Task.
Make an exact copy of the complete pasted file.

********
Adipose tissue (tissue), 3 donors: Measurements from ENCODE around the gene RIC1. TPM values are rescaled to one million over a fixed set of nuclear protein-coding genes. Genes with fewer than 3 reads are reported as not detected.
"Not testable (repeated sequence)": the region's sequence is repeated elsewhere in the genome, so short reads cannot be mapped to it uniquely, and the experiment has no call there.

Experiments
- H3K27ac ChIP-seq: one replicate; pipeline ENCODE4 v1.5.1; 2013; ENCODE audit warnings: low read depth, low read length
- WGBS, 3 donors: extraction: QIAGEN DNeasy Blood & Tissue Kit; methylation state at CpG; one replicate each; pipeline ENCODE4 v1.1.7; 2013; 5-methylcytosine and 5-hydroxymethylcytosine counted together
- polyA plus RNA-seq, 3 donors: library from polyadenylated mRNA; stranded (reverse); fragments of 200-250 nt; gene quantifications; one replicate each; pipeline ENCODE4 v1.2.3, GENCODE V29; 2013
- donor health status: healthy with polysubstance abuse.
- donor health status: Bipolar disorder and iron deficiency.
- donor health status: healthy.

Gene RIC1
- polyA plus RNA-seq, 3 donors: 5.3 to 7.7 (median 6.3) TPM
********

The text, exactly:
Adipose tissue (tissue), 3 donors: Measurements from ENCODE around the gene RIC1. TPM values are rescaled to one million over a fixed set of nuclear protein-coding genes. Genes with fewer than 3 reads are reported as not detected.
"Not testable (repeated sequence)": the region's sequence is repeated elsewhere in the genome, so short reads cannot be mapped to it uniquely, and the experiment has no call there.

Experiments
- H3K27ac ChIP-seq: one replicate; pipeline ENCODE4 v1.5.1; 2013; ENCODE audit warnings: low read depth, low read length
- WGBS, 3 donors: extraction: QIAGEN DNeasy Blood & Tissue Kit; methylation state at CpG; one replicate each; pipeline ENCODE4 v1.1.7; 2013; 5-methylcytosine and 5-hydroxymethylcytosine counted together
- polyA plus RNA-seq, 3 donors: library from polyadenylated mRNA; stranded (reverse); fragments of 200-250 nt; gene quantifications; one replicate each; pipeline ENCODE4 v1.2.3, GENCODE V29; 2013
- donor health status: healthy with polysubstance abuse.
- donor health status: Bipolar disorder and iron deficiency.
- donor health status: healthy.

Gene RIC1
- polyA plus RNA-seq, 3 donors: 5.3 to 7.7 (median 6.3) TPM